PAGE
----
Consider a Lego person


Here.

Lego people are the wrong size to be humans. They have no nose or ears. Their legs are columns, their hands often hooks. Their "skin" feels nothing like human skin, and they are room temperature... I'm sure you could keep going.

And yet they function as model people, so well that very young children (by 20 months?) are able to recognize them as such and play with them.

How does this work?

4 comments:

  1. I think the emotive facial expressions are key (and kids pick up on these early). The difference between a bald Lego man and a Lego robot is the curve of the mouth.

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  2. The mind is not a blank slate. We have inbuilt circuits for recognizing human-like features, and for "detecting" humanness. False positives are unavoidable.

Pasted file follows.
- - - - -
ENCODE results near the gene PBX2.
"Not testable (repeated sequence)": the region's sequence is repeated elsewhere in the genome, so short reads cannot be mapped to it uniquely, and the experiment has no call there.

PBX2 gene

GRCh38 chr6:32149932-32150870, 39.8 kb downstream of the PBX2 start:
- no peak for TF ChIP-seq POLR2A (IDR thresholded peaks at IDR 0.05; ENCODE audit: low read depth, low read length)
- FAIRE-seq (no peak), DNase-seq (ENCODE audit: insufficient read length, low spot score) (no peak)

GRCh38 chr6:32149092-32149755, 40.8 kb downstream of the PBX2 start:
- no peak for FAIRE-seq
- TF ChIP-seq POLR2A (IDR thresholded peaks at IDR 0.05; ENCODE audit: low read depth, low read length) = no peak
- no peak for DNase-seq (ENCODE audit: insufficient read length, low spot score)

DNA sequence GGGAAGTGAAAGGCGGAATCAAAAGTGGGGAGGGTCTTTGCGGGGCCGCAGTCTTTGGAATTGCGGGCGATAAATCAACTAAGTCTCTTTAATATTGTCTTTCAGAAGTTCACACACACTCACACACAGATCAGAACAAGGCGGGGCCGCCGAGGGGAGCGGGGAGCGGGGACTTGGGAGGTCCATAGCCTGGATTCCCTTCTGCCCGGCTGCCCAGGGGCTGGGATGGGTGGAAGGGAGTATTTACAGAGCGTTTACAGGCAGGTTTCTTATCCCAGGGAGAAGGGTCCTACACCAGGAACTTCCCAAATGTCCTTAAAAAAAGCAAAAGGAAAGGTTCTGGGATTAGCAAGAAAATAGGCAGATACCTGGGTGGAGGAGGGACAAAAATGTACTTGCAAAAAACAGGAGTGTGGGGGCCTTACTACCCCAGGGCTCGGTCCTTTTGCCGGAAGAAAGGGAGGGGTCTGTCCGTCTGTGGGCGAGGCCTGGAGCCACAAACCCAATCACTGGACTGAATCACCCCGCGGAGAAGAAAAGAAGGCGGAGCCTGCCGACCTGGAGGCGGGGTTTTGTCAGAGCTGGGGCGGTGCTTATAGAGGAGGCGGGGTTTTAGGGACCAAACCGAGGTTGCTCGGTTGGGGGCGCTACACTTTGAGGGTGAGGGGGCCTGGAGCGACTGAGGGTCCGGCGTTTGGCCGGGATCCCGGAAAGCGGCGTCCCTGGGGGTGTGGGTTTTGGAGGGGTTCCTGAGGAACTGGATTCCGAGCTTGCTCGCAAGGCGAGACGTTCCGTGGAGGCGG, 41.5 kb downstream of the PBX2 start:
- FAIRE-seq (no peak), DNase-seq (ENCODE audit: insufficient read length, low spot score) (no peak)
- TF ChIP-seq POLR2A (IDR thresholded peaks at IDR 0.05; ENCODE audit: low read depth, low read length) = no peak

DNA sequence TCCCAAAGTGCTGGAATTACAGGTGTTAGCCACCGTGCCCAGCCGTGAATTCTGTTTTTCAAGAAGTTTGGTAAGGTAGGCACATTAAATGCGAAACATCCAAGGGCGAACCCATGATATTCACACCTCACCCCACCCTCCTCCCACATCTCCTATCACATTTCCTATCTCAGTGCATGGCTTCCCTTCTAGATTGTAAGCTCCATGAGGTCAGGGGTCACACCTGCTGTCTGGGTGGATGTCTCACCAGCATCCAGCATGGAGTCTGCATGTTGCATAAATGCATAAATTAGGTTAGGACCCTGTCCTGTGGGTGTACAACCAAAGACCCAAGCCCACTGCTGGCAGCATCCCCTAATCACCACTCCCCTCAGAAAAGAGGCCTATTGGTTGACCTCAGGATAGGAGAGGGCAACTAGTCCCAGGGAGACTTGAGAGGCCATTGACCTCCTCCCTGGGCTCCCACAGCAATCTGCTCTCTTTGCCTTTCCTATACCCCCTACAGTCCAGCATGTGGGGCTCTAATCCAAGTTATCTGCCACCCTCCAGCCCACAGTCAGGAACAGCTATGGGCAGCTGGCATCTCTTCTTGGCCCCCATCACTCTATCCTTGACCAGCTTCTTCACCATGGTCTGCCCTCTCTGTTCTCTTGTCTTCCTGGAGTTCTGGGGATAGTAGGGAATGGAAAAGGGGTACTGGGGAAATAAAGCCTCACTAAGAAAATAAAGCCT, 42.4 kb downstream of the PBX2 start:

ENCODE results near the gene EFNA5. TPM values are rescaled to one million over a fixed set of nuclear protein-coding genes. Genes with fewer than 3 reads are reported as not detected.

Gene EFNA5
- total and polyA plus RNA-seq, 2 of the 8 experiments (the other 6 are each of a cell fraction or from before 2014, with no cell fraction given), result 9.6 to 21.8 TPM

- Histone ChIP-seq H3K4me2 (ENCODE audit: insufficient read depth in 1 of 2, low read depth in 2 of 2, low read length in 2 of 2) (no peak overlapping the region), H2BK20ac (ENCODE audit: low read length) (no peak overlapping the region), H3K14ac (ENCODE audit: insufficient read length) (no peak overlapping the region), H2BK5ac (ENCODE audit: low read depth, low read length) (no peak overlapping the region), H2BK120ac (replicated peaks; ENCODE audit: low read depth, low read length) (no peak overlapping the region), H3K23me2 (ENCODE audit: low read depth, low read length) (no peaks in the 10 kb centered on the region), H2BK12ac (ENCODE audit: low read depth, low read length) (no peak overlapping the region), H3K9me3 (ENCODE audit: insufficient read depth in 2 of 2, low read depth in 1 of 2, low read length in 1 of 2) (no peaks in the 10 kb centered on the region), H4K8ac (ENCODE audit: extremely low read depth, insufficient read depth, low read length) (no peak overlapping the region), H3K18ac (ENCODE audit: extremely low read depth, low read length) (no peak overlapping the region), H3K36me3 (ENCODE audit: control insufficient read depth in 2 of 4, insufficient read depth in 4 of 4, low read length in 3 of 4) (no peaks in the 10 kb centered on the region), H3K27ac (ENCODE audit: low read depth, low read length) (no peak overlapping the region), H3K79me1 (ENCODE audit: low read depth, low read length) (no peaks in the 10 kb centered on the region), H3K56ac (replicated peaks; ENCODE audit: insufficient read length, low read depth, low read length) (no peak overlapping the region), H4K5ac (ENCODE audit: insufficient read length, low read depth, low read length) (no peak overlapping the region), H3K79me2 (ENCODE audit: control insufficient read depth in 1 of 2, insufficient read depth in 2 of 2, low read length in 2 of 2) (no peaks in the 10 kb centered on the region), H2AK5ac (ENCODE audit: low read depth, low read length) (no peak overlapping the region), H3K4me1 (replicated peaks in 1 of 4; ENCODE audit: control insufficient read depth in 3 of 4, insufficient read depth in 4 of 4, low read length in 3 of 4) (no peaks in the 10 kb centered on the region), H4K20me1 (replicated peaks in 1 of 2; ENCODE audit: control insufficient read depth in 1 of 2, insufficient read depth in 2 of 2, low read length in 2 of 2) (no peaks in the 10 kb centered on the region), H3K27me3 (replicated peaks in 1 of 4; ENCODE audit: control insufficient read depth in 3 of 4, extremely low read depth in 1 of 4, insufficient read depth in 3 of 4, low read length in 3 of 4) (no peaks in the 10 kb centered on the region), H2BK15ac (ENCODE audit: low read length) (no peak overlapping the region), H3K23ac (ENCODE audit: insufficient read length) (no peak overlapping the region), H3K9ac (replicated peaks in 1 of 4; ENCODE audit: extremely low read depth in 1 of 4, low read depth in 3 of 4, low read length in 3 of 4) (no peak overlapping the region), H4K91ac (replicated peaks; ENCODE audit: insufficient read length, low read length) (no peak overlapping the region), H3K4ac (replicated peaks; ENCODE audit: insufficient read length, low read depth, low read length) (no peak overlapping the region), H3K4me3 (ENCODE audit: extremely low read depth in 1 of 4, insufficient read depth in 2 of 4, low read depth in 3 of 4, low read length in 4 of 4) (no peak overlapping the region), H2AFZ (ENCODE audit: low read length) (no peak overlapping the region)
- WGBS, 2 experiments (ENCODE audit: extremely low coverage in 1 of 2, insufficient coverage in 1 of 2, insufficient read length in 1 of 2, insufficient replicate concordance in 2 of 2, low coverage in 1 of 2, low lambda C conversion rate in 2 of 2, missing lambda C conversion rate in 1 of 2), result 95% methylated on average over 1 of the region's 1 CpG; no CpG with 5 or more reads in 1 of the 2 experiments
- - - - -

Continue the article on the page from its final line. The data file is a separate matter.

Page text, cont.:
This is impossible to turn off I find. I watch Murray Rothbard on Youtube and despite knowing better think I am watching a human being!

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    Replies
    1. Yes, but what I am after is really about modeling in general: how do we see, say, an Edgeworth Box diagram as a "model" of a choice situation?

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